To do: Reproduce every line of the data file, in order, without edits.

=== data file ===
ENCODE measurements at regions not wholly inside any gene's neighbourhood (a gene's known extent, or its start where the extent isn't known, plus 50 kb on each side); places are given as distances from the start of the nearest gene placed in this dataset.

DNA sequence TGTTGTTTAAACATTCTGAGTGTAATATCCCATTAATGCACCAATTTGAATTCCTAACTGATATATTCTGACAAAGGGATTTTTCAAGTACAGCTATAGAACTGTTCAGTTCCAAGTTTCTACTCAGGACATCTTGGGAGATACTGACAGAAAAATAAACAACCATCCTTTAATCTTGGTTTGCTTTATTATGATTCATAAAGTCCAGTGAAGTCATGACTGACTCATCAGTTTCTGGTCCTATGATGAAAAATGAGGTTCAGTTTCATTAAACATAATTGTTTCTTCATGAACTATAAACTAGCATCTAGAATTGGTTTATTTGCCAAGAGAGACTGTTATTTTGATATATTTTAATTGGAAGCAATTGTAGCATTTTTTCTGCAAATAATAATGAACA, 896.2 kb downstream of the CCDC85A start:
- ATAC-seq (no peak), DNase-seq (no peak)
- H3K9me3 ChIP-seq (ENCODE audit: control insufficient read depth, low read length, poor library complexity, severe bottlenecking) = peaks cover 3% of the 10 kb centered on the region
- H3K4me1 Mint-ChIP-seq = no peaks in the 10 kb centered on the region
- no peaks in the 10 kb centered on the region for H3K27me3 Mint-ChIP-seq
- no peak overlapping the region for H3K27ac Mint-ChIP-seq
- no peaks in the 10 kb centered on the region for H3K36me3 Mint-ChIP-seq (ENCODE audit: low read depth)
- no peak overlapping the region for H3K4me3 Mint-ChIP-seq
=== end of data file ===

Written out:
ENCODE measurements at regions not wholly inside any gene's neighbourhood (a gene's known extent, or its start where the extent isn't known, plus 50 kb on each side); places are given as distances from the start of the nearest gene placed in this dataset.

DNA sequence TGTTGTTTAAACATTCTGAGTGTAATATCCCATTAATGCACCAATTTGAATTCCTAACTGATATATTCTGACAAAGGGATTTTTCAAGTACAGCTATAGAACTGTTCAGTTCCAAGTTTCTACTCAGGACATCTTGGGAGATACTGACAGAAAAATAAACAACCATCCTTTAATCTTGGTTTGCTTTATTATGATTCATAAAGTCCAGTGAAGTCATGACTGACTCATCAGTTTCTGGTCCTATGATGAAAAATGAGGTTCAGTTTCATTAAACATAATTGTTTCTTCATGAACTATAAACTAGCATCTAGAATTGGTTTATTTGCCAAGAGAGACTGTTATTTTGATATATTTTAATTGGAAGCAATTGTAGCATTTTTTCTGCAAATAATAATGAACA, 896.2 kb downstream of the CCDC85A start:
- ATAC-seq (no peak), DNase-seq (no peak)
- H3K9me3 ChIP-seq (ENCODE audit: control insufficient read depth, low read length, poor library complexity, severe bottlenecking) = peaks cover 3% of the 10 kb centered on the region
- H3K4me1 Mint-ChIP-seq = no peaks in the 10 kb centered on the region
- no peaks in the 10 kb centered on the region for H3K27me3 Mint-ChIP-seq
- no peak overlapping the region for H3K27ac Mint-ChIP-seq
- no peaks in the 10 kb centered on the region for H3K36me3 Mint-ChIP-seq (ENCODE audit: low read depth)
- no peak overlapping the region for H3K4me3 Mint-ChIP-seq